A common scenario keeps occurring in the online business world: people are stealing other people’s intangible assets and online content. In some cases, entire blog posts are being appropriated word-for-word (seriously). In other instances, the exact same topic is written, albeit just a bit differently — like taking out a thesaurus to change a few verbs and adjectives in an effort to “make it their own.” It’s plagiarism in school, which translates to outright copyright infringement in the business world.
Do content creators have any recourse? And, what crosses the line from fair use to copyright infringement? Here’s what you need to know about what copyrights cover — and don’t.
What exactly is a copyright?
Literary works, musicals, paintings, sculptures and other artistic works are typically subject to copyright protection. A copyright protects the form of expression, as opposed to the subject matter of the expression. There must be some element of creativity and originality in the work.
What can I do with my copyright?
The owner of a copyright has exclusive rights to reproduce copyrighted works, prepare derivative works, distribute copies, perform publicly and/or display such works.
How can I protect myself?
Federal law allow protection of “original works of authorship fixed in any tangible medium of expression…” Now you may ask, what makes something an “original design”? “Original” means that the creator did not copy someone else and that there is at least some minimal degree of creativity.
There actually does not have to be any formal registration in order to “protect” your work. So, why do people actually register for a copyright?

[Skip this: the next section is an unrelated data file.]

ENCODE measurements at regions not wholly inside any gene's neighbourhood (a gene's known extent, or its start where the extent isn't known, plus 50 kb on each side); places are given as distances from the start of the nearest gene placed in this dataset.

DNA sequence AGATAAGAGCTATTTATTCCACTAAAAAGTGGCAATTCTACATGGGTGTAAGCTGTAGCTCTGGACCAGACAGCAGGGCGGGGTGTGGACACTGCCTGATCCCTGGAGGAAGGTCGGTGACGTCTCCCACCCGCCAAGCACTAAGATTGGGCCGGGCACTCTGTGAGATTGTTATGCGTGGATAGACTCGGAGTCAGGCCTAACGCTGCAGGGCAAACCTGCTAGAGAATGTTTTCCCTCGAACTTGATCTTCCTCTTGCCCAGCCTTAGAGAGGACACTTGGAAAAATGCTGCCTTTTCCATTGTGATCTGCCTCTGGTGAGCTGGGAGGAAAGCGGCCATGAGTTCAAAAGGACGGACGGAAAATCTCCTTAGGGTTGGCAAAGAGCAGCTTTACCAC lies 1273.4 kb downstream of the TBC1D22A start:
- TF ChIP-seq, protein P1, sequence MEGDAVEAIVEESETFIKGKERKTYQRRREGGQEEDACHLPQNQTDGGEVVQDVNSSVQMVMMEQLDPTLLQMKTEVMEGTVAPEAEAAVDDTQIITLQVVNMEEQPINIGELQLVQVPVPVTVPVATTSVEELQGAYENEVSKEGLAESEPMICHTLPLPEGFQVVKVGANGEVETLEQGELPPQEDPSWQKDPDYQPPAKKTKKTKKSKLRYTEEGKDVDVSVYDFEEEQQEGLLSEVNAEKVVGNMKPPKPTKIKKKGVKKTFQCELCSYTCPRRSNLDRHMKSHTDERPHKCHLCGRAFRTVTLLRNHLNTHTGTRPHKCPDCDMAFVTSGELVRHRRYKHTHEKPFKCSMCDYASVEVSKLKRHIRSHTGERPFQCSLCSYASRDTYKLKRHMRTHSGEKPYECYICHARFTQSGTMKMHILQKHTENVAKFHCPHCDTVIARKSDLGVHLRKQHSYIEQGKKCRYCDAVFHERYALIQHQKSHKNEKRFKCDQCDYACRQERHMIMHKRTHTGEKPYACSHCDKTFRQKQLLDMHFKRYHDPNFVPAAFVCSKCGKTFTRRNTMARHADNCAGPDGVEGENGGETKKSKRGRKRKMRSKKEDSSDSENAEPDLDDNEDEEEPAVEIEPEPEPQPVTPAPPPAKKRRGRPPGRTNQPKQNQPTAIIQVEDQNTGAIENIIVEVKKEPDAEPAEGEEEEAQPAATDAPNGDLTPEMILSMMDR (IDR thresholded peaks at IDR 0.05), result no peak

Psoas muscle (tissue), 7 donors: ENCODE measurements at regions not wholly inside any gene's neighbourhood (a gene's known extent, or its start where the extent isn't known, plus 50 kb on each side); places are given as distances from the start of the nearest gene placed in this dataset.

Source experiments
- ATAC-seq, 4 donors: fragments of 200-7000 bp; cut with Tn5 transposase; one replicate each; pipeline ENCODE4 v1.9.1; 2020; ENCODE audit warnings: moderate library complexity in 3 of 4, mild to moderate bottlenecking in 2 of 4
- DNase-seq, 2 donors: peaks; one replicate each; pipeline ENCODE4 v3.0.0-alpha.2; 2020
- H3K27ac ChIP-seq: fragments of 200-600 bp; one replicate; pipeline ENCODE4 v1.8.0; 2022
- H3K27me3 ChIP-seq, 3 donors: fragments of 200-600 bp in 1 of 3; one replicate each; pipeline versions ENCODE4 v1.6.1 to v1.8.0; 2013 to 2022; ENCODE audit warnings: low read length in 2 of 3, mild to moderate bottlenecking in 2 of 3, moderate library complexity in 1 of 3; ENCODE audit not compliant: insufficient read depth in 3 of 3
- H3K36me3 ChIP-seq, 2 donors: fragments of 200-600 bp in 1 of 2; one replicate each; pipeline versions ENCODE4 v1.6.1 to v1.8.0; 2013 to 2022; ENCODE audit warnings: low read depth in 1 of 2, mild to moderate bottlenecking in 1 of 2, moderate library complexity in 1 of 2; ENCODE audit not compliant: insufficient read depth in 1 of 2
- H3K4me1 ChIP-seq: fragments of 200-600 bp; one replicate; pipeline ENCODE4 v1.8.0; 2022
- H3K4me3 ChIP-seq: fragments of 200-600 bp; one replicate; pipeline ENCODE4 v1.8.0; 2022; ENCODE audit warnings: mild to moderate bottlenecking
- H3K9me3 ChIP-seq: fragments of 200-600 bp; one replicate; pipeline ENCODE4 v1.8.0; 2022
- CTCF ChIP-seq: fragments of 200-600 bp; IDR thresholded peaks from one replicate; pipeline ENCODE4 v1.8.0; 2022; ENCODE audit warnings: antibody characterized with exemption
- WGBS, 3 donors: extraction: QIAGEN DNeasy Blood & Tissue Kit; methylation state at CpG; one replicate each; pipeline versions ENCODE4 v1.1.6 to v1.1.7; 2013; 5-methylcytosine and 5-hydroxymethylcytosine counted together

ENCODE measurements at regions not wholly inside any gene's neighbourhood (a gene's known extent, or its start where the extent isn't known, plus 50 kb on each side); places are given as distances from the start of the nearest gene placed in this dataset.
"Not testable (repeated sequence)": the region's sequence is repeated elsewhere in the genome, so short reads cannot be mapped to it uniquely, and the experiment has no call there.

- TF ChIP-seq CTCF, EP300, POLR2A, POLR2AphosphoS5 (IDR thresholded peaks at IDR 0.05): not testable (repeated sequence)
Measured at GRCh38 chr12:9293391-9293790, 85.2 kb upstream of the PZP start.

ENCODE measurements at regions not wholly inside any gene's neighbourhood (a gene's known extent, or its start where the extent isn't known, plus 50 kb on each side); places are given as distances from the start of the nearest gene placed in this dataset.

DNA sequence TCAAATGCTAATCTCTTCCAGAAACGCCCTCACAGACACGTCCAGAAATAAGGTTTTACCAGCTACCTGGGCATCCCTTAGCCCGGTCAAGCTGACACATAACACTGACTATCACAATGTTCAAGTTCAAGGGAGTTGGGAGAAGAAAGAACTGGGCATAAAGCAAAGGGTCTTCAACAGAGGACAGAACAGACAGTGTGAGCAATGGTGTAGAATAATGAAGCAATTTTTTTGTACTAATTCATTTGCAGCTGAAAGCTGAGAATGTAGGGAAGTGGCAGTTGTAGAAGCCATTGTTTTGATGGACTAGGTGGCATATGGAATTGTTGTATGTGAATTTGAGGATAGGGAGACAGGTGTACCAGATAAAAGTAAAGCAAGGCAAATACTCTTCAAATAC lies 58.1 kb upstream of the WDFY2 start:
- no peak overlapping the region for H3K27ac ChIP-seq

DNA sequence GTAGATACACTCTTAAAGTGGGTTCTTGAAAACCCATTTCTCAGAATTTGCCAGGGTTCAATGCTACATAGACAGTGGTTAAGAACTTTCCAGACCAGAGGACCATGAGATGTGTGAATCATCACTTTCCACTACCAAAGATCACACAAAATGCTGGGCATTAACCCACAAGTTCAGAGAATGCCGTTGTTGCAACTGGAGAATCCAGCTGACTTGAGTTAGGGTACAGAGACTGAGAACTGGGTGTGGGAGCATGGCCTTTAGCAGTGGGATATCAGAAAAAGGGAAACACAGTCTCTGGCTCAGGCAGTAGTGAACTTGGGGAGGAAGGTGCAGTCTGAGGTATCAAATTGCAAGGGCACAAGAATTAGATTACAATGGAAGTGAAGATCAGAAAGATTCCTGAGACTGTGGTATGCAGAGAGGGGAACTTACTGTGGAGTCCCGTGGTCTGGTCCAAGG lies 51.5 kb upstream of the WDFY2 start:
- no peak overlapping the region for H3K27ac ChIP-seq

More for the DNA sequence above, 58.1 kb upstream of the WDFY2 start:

Formal registration is required to enforce your copyright. This means that you must have a registration with the copyright office (i.e., the Library of Congress) in order to go to court to enforce your copyrights should someone infringe on your work. Furthermore, a formal copyright registration permits you to register the copyrighted material with customs, which may be able stop infringing works at the U.S. border.
Copyright registration also serves as a public notice of your rights and may also act as a deterrent to others who are tempted to copy. Additionally, proof of registration helps when you send a cease and desist letter and a DMCA (Digital Millennium Copyright Act) takedown notice; in fact, some platforms require that you have registration or they will not take a potentially infringing work off of a website. And surprisingly, it’s only $35 to register (plus attorney fees)!
How long does a copyright last?
The current law is the life of the author plus 70 years. However, families of copyright owners who have passed on are constantly lobbying to extend this length of time because of the potential payouts.
Someone’s copying my stuff. What do I do?
You can have an attorney draft a cease and desist letter that goes directly to the infringer as well as a DMCA takedown notice, which goes directly to the web host/platform.
I want to copy somebody else’s stuff to make a point. Can I?
It’s best to be original. However, there are a few limited instances where you can use someone else’s work, and this is where the fair use doctrine comes into play.
Very generally, if you are criticizing a piece of work, commenting, news reporting, teaching, or creating a parody (i.e., SNL), then you may be able to use parts of a copyrighted work. Safest bet: get permission from the copyright owner to use a piece of their work. And remember, simply giving attribution to the original creator is not enough to avoid claims of copyright infringement.
Genavieve Shingle is a member of the DailyWorth Experts program. Read more about the program here.
This article was co-authored with Suzi Hixon, Counsel at Wyatt, Tarrant & Combs, LLP. Genavive and Suzi work together helping businesses in all areas of business and intellectual property law.
*This document is for informational purposes only and should not be construed as legal advice. Genavieve Shingle is an attorney only licensed in the State of New York and the distribution of this guide does not constitute an attorney-client relationship.